Ubuntu & Linspire
daniel at rimspace.net
Fri Feb 9 01:26:07 GMT 2007
Joe Hart <j.hart at orange.nl> writes:
> Jonathan Jesse wrote:
>> Wow, lots of broad statements there.... I always thought the beauty
>> of Ubuntu was that all the command line stuff, the "hardcore", is
>> still there and one can use it if he/she wants to or if one is closer
>> to a "newbie" then he/she can use the graphical options to
>> change/update/configure their system.
> Well, yes and no. Take a look at this:
> They explain (sort of) how to do it right after they say it will void
> any contract you have for support. All "hardcore" users know that
> compiling your own kernel is the best way to tune your system to your
> own hardware.
All "hardcore" users are damned fools, apparently. This is, not least,
because there is no statistically significant measurable difference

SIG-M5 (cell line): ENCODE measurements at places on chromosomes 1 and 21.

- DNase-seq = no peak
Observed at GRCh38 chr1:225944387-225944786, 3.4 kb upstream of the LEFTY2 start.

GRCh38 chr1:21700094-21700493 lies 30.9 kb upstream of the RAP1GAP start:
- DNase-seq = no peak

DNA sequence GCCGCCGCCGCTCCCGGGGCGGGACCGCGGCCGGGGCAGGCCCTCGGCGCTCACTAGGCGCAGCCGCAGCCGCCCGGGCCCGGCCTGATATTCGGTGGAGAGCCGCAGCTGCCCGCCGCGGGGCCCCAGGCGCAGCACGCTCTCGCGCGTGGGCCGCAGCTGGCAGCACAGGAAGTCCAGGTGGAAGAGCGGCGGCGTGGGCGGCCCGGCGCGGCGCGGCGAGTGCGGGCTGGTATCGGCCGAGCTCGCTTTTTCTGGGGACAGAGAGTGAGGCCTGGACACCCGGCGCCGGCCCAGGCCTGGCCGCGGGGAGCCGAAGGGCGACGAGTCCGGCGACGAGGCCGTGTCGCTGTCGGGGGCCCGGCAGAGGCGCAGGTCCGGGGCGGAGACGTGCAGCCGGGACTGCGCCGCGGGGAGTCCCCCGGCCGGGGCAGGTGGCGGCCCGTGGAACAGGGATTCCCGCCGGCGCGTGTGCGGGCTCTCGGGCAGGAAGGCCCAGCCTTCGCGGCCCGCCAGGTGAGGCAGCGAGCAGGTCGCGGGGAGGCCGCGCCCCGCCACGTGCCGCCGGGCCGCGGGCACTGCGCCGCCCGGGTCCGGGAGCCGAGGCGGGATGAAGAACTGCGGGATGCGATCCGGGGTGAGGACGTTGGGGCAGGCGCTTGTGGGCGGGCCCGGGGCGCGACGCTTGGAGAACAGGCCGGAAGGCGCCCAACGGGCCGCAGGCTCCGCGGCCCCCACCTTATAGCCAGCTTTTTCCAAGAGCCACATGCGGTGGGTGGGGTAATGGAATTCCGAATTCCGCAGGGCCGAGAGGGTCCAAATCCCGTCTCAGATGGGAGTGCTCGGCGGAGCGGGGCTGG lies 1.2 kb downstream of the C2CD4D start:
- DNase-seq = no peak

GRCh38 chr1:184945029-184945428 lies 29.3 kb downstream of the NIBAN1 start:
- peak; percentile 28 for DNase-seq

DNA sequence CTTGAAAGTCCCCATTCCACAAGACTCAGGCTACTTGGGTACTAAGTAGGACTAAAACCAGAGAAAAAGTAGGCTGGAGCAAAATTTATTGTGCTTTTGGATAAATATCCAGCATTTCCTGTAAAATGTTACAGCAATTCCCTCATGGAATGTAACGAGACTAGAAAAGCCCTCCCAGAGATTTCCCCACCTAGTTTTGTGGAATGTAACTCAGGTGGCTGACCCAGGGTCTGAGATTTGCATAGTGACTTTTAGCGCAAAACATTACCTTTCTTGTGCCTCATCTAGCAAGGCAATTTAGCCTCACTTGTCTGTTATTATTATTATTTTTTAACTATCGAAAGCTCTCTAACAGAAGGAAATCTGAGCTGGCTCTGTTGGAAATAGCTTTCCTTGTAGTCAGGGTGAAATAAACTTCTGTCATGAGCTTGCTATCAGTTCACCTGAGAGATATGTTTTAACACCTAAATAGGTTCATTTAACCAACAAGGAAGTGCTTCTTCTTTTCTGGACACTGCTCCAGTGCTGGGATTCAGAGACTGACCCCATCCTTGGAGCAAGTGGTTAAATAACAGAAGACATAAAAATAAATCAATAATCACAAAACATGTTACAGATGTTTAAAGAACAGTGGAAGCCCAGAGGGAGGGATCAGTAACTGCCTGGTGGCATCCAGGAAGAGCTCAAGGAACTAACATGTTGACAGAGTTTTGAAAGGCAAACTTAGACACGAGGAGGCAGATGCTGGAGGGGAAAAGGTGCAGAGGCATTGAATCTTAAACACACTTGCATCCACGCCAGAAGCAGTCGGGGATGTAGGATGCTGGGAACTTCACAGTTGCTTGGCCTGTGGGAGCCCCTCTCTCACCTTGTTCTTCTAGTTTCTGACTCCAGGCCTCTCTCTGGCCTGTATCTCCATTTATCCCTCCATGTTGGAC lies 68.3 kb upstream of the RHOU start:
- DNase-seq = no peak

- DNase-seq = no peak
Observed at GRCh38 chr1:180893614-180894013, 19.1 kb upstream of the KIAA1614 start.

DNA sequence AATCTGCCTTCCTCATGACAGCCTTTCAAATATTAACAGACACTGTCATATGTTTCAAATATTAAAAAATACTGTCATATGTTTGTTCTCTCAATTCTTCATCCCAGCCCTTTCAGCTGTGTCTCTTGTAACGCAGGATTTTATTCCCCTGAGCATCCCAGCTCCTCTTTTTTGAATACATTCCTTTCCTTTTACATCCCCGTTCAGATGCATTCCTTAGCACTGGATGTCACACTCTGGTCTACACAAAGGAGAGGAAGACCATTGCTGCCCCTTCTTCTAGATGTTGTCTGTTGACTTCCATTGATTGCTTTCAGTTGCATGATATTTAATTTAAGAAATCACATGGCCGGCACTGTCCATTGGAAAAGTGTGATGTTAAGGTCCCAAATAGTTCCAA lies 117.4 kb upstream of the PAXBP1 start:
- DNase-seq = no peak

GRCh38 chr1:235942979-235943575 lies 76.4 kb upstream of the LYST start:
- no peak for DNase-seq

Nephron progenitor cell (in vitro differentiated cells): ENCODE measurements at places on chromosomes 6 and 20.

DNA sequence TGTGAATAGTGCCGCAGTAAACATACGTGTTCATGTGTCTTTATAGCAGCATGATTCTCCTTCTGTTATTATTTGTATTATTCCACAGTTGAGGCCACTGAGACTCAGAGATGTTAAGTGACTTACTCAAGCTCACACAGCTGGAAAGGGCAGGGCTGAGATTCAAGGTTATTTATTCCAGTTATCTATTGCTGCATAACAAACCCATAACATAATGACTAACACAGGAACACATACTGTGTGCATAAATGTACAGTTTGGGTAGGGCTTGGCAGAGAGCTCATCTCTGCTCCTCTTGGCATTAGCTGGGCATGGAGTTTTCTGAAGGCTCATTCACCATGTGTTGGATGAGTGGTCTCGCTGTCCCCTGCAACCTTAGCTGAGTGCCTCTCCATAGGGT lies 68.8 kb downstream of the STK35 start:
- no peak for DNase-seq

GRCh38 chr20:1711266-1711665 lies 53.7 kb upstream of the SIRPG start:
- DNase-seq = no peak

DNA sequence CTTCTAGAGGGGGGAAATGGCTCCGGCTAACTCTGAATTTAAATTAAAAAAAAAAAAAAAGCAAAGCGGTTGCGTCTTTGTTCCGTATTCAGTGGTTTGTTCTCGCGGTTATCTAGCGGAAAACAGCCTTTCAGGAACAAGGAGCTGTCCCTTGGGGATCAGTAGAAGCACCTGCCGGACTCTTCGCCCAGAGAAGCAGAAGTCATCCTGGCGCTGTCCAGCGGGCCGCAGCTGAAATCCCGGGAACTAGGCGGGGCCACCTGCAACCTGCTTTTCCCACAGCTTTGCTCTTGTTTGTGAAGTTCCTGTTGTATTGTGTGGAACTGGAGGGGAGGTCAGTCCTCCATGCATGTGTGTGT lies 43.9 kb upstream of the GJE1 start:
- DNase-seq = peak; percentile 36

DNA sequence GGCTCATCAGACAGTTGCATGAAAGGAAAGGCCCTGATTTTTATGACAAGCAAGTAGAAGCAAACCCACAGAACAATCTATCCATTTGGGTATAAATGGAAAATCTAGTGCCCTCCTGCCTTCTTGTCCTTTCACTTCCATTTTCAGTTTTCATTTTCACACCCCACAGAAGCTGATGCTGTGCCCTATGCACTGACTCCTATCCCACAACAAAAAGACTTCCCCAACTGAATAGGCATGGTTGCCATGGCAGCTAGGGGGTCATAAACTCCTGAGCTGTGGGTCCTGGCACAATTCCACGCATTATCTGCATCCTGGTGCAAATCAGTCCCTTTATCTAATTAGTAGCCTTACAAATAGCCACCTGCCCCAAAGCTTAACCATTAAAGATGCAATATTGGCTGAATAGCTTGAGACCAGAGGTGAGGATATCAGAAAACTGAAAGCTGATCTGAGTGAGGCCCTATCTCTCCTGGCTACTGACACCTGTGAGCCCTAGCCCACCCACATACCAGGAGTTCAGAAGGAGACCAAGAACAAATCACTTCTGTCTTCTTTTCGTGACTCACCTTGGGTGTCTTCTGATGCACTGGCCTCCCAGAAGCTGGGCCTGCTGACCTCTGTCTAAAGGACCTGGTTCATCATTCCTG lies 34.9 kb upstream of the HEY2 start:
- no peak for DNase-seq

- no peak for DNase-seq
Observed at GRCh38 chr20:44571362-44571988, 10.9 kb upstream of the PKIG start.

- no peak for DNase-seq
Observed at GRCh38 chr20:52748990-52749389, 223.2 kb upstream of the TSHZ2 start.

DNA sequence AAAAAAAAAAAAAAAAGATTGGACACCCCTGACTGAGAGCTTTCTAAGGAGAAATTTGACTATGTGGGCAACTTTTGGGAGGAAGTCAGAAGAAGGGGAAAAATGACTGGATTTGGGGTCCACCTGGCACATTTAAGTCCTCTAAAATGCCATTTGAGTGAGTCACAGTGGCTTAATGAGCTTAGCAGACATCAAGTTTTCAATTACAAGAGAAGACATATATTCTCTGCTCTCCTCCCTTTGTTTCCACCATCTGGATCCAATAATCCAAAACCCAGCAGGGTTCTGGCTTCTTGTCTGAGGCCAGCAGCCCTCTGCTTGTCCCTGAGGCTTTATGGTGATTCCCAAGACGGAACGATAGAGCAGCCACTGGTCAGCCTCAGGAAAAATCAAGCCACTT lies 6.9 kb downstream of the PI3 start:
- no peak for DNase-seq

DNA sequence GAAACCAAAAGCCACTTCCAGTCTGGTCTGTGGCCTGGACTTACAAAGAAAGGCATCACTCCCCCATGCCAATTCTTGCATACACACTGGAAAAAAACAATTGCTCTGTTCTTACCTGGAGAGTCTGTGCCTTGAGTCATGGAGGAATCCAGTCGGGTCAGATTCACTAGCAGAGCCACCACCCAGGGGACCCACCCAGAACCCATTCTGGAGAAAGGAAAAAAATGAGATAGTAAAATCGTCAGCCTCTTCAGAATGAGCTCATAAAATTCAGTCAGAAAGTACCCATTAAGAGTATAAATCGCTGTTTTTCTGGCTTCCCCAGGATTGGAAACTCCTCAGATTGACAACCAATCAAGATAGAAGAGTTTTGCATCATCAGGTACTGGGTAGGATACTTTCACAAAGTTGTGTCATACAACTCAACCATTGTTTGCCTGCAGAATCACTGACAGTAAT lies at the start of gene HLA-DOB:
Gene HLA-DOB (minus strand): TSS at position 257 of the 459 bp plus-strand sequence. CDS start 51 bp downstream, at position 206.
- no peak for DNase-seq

between a generic kernel and one that you "tune ... to your own
> Why do I need floppy support, parallel port, serial port, bluetooth,
> pcmcia, etc. if my computer doesn't have, or use them?
Do you /really/ miss the 77MB of disk space they consume?
Do you actually know that is the one and only resource they consume?
> Why is there a 'restricted modules' in the first place?
Licensing reasons. "Hardcore" users, of course, don't care for that law
and disregard it. Companies lack that luxury.
Good security practice? Is it that hard for a "hardcore" user to run
'sudo passwd root' -- I mean, seriously.
These are the "hardcore!" They know how to use the command line, and it
isn't like Ubuntu prevents you setting a root password -- or even blinks
if you do.
> Wacom devices in xorg.conf?
I guess "hardcore" users don't own Wacom tablets, but they do own USB
I infer this because you whine about Wacom tablets being configured to
work "out of the box" but we don't hear complaints that xorg.conf
contains definitions for USB mice...
> There are many 'strange' ways of doing things in *buntu.
> Don't get me wrong. Kubuntu is a fine distribution. It's just not
> what I have decided is best for me. I have learned a lot in the last
> year, and I have learned that with *ubuntu I don't have as much
> control as I would like.
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